Thursday, July 8, 2010

Finessing foreign law

A Senator says "it's a raging debate within our country today."
Said to be raging just days before the Judiciary Committee's scheduled vote on the nomination of Solicitor General Elena Kagan (left) to the U.S. Supreme Court? Debate over judges' use of foreign and international law.
The Senator in question, Jeff Sessions (R.-Ala.) (below right), is against it:

I do not see how anyone can justify a citation to actions outside the country as any authority whatsoever to define what Americans have done. Americans believe that you only govern with the consent of the governed, and we have not consented to be governed by Europe or any other advanced nation.
This is an issue that IntLawGrrls have treated on a number of occasions (here, here, here, here, here, here, and here). During 3 days of committee hearings last week, moreover, a few Republican Senators complained about such use, and a few of their Democratic counterparts countered such complaints.
Yet media attention to the issue was anything but raging.
Can't attribute this fizzle to the fact that, as posted, Kagan's said or done little in relation to international law. Concerned Senators found enough in her record to permit them to express concern.
Nor can it be attributed to some surrender by Kagan. The hearings last year that led to confirmation of Justice Sonia Sotomayor (right) showed that donning an international law hairshirt wouldn't silence critics. Kagan opted for qualified defense. Relevant passages may be found by searching for "foreign" or "international" in the transcripts available here, here, and here; this post puts forward sample snippets.
Senator Chuck Grassley (R-Iowa) (below left) led by finding fault with curricular changes adopted that Harvard Law School adopted in 2007, when Kagan was dean:

GRASSLEY: ... And why, then, is it more important for a law student to take an international law course th[a]n [a] course in U.S. constitutional law? In other words, which is more important -- our Constitution or other nations’ constitutions and laws?
After assuring the Senator that Harvard Law students get their fill of domestic constitutional law, Kagan responded:

KAGAN: ... Now, I do think that international law is something that all law students today should be familiar with. I know that the students who graduate from Harvard, they go out, they do international litigation, they do international arbitrations, they do international business transactions, they do...
He interrupted with a pivot to judicial methodology:

GRASSLEY: ... Should judges ever loo[k] to foreign law for, quote-unquote, "good ideas?" Should they get inspiration for their decisions from foreign law?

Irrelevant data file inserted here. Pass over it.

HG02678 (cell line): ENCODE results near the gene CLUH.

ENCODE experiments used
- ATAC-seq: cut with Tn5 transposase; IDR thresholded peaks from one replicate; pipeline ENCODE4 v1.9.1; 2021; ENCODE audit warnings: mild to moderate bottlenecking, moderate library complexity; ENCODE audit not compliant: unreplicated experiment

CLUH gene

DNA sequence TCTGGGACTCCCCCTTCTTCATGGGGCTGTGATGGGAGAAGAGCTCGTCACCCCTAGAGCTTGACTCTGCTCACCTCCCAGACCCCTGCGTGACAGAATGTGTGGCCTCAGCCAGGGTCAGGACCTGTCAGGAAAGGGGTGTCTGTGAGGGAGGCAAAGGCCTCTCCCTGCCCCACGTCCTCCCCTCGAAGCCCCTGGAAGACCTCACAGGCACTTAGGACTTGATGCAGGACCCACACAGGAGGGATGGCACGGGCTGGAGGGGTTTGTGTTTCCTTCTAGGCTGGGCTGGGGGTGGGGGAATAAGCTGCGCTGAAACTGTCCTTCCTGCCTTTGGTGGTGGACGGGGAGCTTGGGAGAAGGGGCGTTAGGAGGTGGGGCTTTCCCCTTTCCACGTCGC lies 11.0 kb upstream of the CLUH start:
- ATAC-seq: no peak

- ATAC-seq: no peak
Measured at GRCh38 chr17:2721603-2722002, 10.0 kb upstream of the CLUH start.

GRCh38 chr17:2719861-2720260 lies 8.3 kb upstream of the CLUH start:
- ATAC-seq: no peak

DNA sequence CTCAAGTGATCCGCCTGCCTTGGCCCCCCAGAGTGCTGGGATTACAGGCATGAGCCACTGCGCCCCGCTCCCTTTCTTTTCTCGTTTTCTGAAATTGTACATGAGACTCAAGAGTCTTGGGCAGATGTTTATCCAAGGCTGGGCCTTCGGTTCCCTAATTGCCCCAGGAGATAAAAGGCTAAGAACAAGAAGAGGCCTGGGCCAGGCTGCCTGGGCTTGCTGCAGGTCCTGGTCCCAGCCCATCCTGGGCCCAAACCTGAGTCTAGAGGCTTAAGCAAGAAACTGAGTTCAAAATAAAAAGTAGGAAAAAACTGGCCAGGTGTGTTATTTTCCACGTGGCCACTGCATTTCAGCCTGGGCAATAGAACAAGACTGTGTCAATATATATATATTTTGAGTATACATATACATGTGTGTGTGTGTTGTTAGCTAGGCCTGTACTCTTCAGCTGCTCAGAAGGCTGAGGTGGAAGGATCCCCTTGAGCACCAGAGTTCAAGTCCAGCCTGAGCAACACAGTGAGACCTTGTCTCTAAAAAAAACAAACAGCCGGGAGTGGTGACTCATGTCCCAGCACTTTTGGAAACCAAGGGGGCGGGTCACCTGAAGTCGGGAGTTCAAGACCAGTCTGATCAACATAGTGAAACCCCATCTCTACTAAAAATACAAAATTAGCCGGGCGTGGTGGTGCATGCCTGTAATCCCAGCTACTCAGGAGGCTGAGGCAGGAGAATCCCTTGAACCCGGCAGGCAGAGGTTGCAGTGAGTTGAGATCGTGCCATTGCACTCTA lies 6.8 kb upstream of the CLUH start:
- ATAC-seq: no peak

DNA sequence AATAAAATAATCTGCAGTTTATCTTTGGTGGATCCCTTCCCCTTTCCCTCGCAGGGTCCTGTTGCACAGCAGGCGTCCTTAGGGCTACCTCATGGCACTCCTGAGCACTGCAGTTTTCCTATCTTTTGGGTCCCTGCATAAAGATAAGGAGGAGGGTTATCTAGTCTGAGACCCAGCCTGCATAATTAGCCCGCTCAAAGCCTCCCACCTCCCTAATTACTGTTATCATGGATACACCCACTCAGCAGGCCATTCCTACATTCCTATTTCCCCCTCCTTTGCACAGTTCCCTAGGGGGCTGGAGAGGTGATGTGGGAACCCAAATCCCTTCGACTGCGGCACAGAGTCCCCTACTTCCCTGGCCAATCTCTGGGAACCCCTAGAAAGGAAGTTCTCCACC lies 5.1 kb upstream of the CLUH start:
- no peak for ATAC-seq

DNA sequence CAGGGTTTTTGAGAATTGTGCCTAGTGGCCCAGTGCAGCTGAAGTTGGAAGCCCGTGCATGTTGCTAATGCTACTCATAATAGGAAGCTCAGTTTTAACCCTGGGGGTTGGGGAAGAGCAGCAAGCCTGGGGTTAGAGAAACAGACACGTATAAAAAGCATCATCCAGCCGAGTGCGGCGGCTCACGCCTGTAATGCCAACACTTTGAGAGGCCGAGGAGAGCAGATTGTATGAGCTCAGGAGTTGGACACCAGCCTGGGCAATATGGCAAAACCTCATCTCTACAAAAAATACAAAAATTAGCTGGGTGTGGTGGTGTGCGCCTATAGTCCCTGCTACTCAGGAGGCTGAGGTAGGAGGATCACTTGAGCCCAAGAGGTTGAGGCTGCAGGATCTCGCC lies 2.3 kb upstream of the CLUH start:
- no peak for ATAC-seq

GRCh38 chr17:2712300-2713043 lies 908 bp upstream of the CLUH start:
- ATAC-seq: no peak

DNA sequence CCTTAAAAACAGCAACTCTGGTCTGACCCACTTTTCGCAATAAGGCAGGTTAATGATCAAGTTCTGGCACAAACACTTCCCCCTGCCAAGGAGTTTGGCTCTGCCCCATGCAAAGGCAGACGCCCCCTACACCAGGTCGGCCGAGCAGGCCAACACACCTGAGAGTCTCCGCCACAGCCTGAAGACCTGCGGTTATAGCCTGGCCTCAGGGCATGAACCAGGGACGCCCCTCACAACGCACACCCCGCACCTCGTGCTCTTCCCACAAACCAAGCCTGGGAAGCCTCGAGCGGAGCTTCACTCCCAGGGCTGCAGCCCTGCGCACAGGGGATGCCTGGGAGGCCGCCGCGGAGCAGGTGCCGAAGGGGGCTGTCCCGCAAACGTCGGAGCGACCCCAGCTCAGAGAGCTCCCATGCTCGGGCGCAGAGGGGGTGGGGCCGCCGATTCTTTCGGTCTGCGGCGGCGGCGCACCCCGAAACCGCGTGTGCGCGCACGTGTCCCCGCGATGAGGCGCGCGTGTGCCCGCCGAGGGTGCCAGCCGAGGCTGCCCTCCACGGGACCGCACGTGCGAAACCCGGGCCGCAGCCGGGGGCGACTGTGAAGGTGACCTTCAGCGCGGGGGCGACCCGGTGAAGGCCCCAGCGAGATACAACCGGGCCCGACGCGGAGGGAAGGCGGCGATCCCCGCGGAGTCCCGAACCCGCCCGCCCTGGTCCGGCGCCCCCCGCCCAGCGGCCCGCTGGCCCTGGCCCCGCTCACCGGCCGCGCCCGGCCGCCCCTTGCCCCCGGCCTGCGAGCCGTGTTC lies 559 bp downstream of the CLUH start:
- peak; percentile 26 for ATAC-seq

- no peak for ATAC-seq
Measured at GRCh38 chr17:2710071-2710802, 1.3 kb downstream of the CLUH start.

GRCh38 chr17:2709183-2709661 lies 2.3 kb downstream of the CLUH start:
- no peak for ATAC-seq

By way of reply, Kagan categorized foreign law along with other sources of potentially persuasive authority:
KAGAN: ... I guess I’m in favor of good ideas coming from wherever you can get them, so in that sense I think for a judge to read a "Law Review" article or to read a book about legal issues or to read the decision of a state court, even though there’s no binding effect of that state court, or to read the decision of a foreign court to the extent that you learn about how different people might approach and have thought about approaching legal issues.
But I don’t think that foreign law should have independent precedential weight in any but a very, very narrow set of circumstances. ...
He put a point on his inquiry:

GRASSLEY: ... If confirmed, would you rely on your cite international foreign law when you decide cases?
She parried:

KAGAN: Well, Senator Grassley, I guess I think it depends.

She cited as instances in which consultation "might be useful" 2 cases that IntLawGrrls have discussed -- Samantar v. Yousuf (2010), on foreign sovereign immunities (posts here, here, and here), and Hamdi v. Rumsfeld (2004), on executive detention (posts available here).
Sen. Tom Coburn (R-Okla.) (right), who often reminds that he is a doctor and not a lawyer, again questioned Kagan on the issue. Her reply:

KAGAN: ... I don’t think that foreign law is appropriate as -- as precedent or as an independent basis of support in, you know, the vast majority of legal questions.
Now, I suggested to you a few that specifically might reference international considerations, such as, you know, the right to receive ambassadors or something like that. Even there I think the citations would not be a precedent, they would not have binding weight of any kind, but -- but -- but they might be relevant to interpretation of -- of -- of...
Coburn's observation that "[t]he oath that you’ll take as a justice of the Supreme Court is to uphold the Constitution and our statutes" provoked a moment of levity:

KAGAN: Well, I think I agree with you on that, Justice -- Senator Coburn.
COBURN: Don’t worry. I will never get there.
As he had during the Sotomayor hearings, Sen. Charles E. Schumer (D-N.Y.) (right) again endeavored to inoculate the nominee against any attack-by-foreign-virus. His effort drew this notable exchange:

SCHUMER: Right. Do you know any law school that doesn’t have some kind of international law course in its curriculum?
KAGAN: I think that that would be unthinkable.


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